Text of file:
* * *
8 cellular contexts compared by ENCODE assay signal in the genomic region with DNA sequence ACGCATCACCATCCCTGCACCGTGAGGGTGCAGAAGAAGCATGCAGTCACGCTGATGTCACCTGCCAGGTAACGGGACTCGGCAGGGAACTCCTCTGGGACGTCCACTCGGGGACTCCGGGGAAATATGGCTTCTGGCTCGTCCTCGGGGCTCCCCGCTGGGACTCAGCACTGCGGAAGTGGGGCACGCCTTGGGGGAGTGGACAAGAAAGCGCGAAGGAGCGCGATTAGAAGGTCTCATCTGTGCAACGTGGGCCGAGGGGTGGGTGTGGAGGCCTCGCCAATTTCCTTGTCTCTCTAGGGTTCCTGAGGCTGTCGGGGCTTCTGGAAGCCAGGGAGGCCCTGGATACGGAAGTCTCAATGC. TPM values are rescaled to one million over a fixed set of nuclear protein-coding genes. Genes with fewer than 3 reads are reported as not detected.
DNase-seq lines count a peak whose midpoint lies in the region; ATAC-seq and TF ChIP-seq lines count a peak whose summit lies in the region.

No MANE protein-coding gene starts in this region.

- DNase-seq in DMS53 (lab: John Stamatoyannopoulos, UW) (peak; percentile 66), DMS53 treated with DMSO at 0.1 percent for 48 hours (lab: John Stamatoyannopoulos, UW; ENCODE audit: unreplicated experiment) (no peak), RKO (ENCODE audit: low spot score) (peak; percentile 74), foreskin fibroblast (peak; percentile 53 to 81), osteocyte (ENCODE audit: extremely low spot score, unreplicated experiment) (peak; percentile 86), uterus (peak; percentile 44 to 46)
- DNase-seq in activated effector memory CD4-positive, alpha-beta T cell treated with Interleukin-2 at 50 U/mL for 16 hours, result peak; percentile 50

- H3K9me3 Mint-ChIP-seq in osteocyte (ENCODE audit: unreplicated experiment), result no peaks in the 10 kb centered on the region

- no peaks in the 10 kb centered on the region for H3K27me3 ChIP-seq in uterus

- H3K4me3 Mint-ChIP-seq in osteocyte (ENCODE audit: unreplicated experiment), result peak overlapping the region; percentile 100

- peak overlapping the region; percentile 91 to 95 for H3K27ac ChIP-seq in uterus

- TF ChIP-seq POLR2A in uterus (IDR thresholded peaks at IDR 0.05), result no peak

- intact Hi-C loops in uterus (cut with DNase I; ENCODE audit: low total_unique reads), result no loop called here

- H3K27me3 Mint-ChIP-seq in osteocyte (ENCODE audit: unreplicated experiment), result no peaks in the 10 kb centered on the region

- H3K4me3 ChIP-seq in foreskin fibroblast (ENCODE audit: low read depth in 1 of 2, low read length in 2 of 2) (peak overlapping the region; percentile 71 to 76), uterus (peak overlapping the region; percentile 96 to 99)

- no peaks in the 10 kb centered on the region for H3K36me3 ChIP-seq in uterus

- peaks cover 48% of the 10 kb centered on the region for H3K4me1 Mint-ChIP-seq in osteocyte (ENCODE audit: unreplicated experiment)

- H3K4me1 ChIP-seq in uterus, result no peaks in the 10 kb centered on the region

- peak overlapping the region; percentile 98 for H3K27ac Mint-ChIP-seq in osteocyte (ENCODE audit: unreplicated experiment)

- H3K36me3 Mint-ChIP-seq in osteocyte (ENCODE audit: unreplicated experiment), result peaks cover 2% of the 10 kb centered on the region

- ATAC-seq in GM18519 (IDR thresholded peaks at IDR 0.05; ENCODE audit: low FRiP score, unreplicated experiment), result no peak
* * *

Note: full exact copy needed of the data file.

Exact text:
8 cellular contexts compared by ENCODE assay signal in the genomic region with DNA sequence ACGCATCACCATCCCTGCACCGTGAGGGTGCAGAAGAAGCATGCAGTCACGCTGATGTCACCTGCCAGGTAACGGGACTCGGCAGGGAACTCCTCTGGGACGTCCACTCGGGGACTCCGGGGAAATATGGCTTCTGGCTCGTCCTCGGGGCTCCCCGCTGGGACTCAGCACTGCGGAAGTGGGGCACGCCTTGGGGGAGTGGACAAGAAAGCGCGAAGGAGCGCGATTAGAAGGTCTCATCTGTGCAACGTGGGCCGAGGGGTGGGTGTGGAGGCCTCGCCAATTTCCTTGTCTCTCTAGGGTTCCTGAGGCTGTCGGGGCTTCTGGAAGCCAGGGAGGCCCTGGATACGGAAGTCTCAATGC. TPM values are rescaled to one million over a fixed set of nuclear protein-coding genes. Genes with fewer than 3 reads are reported as not detected.
DNase-seq lines count a peak whose midpoint lies in the region; ATAC-seq and TF ChIP-seq lines count a peak whose summit lies in the region.

No MANE protein-coding gene starts in this region.

- DNase-seq in DMS53 (lab: John Stamatoyannopoulos, UW) (peak; percentile 66), DMS53 treated with DMSO at 0.1 percent for 48 hours (lab: John Stamatoyannopoulos, UW; ENCODE audit: unreplicated experiment) (no peak), RKO (ENCODE audit: low spot score) (peak; percentile 74), foreskin fibroblast (peak; percentile 53 to 81), osteocyte (ENCODE audit: extremely low spot score, unreplicated experiment) (peak; percentile 86), uterus (peak; percentile 44 to 46)
- DNase-seq in activated effector memory CD4-positive, alpha-beta T cell treated with Interleukin-2 at 50 U/mL for 16 hours, result peak; percentile 50

- H3K9me3 Mint-ChIP-seq in osteocyte (ENCODE audit: unreplicated experiment), result no peaks in the 10 kb centered on the region

- no peaks in the 10 kb centered on the region for H3K27me3 ChIP-seq in uterus

- H3K4me3 Mint-ChIP-seq in osteocyte (ENCODE audit: unreplicated experiment), result peak overlapping the region; percentile 100

- peak overlapping the region; percentile 91 to 95 for H3K27ac ChIP-seq in uterus

- TF ChIP-seq POLR2A in uterus (IDR thresholded peaks at IDR 0.05), result no peak

- intact Hi-C loops in uterus (cut with DNase I; ENCODE audit: low total_unique reads), result no loop called here

- H3K27me3 Mint-ChIP-seq in osteocyte (ENCODE audit: unreplicated experiment), result no peaks in the 10 kb centered on the region

- H3K4me3 ChIP-seq in foreskin fibroblast (ENCODE audit: low read depth in 1 of 2, low read length in 2 of 2) (peak overlapping the region; percentile 71 to 76), uterus (peak overlapping the region; percentile 96 to 99)

- no peaks in the 10 kb centered on the region for H3K36me3 ChIP-seq in uterus

- peaks cover 48% of the 10 kb centered on the region for H3K4me1 Mint-ChIP-seq in osteocyte (ENCODE audit: unreplicated experiment)

- H3K4me1 ChIP-seq in uterus, result no peaks in the 10 kb centered on the region

- peak overlapping the region; percentile 98 for H3K27ac Mint-ChIP-seq in osteocyte (ENCODE audit: unreplicated experiment)

- H3K36me3 Mint-ChIP-seq in osteocyte (ENCODE audit: unreplicated experiment), result peaks cover 2% of the 10 kb centered on the region

- ATAC-seq in GM18519 (IDR thresholded peaks at IDR 0.05; ENCODE audit: low FRiP score, unreplicated experiment), result no peak